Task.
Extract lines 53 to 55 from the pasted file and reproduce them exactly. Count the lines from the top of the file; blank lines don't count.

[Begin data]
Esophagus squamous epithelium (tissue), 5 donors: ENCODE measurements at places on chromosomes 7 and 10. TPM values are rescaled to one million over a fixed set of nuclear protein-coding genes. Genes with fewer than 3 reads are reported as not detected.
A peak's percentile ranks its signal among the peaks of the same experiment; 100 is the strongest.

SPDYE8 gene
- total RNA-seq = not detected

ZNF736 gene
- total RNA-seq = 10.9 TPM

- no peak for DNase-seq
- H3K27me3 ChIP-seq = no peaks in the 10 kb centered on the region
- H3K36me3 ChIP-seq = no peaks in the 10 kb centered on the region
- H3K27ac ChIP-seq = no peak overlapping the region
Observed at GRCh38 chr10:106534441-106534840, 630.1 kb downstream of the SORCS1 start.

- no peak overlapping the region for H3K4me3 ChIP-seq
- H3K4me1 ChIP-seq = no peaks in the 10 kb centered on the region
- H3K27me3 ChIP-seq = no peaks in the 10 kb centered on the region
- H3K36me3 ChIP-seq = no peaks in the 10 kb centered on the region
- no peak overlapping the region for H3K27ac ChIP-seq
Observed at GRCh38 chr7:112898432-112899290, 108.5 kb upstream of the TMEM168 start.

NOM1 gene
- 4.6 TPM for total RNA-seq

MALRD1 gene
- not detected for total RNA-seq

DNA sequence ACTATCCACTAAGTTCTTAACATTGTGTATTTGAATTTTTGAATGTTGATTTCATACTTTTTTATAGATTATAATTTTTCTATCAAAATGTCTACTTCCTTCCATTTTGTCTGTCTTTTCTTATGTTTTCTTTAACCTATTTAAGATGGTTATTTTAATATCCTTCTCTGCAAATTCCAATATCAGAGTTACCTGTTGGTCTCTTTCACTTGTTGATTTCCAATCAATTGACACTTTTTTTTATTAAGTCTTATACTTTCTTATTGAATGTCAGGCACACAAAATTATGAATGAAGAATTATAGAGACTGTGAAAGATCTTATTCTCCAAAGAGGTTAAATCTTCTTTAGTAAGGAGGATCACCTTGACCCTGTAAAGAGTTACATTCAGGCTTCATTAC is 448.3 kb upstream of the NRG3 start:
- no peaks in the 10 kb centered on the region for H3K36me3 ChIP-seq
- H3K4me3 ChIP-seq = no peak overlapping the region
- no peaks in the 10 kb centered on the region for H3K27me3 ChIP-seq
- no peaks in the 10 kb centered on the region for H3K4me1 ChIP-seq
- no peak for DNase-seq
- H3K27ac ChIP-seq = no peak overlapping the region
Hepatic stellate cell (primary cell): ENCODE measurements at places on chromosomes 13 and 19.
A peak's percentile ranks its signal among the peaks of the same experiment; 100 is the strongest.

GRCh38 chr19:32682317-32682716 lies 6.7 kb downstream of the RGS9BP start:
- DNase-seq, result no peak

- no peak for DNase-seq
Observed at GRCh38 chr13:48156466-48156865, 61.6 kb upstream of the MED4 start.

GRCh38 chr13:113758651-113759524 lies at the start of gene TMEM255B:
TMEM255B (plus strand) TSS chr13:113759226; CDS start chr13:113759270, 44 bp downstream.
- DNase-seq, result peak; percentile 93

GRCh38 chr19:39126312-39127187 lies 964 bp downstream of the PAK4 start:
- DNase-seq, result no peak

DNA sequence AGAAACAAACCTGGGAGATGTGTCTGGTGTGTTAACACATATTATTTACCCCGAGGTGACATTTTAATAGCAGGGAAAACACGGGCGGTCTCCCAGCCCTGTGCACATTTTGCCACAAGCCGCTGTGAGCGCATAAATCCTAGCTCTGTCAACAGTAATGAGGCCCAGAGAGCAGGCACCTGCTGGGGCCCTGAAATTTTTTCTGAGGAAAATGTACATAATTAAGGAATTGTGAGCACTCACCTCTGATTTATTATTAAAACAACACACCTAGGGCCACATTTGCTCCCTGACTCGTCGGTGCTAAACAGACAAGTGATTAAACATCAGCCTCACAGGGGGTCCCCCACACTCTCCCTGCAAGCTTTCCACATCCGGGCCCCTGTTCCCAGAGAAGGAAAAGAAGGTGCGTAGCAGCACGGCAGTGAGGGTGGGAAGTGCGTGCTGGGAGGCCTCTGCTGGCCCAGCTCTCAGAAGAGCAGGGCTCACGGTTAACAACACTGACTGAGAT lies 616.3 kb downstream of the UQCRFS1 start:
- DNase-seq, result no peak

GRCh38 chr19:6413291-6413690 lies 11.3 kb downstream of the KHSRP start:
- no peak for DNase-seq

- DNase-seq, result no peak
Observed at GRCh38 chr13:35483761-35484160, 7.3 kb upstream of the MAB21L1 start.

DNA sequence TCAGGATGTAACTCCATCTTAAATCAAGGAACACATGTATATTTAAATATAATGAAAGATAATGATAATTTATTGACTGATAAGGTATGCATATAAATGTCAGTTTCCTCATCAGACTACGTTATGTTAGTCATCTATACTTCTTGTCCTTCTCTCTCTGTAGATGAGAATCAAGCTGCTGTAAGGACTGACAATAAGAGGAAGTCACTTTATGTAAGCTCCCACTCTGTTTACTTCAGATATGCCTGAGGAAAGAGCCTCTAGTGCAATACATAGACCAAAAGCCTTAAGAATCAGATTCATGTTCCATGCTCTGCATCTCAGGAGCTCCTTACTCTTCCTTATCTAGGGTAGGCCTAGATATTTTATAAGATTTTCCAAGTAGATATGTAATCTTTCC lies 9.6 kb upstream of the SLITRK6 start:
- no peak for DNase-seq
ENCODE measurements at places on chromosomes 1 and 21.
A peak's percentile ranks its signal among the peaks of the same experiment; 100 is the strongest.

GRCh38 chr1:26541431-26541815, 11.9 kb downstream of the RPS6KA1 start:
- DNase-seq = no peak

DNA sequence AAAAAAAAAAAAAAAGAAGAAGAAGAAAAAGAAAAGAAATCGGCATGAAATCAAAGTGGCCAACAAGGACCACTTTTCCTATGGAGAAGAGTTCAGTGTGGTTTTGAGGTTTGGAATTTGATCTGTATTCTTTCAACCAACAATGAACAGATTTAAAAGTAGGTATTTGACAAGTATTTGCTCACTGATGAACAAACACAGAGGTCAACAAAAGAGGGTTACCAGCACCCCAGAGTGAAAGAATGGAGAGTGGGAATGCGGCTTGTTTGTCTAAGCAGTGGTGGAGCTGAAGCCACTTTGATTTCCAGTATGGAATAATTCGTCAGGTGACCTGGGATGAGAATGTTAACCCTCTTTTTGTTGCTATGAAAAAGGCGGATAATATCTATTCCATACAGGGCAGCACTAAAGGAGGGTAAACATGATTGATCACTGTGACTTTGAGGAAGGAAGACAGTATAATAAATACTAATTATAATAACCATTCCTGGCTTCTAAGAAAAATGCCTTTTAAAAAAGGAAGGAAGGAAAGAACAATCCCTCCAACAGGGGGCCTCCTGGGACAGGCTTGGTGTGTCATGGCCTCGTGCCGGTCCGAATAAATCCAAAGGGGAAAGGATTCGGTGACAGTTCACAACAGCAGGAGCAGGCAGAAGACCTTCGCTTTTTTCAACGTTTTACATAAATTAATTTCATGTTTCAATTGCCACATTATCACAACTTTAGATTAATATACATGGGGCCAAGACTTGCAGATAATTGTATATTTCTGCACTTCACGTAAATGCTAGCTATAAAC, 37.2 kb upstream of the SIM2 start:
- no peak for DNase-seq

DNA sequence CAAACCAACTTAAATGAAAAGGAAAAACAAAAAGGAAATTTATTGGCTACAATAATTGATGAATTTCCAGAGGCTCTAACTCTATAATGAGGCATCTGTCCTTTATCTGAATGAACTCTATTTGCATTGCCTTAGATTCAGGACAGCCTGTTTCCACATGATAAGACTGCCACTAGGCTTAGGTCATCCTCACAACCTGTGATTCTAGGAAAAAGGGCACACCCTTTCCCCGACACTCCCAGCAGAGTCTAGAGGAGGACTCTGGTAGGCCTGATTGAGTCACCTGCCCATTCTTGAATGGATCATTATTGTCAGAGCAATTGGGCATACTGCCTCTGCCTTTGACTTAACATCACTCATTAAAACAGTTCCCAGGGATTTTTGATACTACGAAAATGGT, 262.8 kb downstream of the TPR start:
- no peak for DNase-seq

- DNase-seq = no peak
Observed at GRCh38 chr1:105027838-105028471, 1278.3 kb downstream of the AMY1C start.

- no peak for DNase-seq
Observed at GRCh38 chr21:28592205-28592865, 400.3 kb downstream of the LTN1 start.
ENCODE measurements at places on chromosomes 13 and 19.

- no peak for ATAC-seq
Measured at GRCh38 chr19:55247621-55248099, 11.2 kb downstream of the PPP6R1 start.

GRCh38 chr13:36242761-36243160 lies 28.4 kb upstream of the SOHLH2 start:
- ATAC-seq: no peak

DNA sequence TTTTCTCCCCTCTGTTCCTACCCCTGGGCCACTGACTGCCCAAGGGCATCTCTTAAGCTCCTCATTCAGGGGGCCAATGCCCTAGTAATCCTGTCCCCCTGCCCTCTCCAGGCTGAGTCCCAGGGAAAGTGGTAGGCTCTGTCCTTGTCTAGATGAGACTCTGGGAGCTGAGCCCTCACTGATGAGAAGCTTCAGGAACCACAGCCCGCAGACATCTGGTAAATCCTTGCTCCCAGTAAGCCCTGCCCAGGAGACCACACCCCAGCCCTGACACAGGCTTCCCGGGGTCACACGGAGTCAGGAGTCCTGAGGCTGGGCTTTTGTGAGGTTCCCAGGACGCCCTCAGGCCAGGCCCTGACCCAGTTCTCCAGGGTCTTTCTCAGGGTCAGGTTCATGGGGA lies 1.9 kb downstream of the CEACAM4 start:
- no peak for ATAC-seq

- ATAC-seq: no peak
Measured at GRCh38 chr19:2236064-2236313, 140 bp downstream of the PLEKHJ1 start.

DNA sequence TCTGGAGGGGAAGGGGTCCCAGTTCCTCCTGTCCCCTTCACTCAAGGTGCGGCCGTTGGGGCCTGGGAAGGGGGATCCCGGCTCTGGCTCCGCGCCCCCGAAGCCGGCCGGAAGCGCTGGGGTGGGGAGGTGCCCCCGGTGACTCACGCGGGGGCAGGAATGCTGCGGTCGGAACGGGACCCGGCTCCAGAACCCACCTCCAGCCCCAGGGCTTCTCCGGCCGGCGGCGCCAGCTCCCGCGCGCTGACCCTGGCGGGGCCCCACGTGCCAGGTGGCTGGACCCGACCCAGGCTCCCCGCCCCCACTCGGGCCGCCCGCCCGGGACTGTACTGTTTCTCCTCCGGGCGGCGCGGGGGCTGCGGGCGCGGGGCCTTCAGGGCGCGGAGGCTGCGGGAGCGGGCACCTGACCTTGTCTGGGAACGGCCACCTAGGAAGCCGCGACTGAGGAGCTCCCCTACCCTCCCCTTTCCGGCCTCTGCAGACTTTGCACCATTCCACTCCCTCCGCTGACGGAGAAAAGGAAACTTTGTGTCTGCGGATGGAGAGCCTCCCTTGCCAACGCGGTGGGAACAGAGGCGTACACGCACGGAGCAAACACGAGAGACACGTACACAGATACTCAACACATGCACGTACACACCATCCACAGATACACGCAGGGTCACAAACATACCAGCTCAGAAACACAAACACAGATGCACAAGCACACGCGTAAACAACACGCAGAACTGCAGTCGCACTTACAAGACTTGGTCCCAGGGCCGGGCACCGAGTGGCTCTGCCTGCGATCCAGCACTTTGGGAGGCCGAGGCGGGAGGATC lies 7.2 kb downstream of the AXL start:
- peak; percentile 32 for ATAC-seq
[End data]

- no peak for DNase-seq

DNA sequence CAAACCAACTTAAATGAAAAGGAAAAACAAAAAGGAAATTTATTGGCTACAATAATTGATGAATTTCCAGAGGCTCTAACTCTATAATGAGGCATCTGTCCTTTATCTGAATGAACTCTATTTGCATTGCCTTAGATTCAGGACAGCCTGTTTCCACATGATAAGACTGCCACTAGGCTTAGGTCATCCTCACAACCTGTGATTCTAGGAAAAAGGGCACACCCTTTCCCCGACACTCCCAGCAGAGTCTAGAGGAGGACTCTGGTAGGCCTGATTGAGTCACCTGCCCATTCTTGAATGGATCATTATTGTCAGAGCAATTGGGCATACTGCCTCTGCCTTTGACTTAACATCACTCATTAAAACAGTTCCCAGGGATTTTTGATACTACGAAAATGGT, 262.8 kb downstream of the TPR start:
- no peak for DNase-seq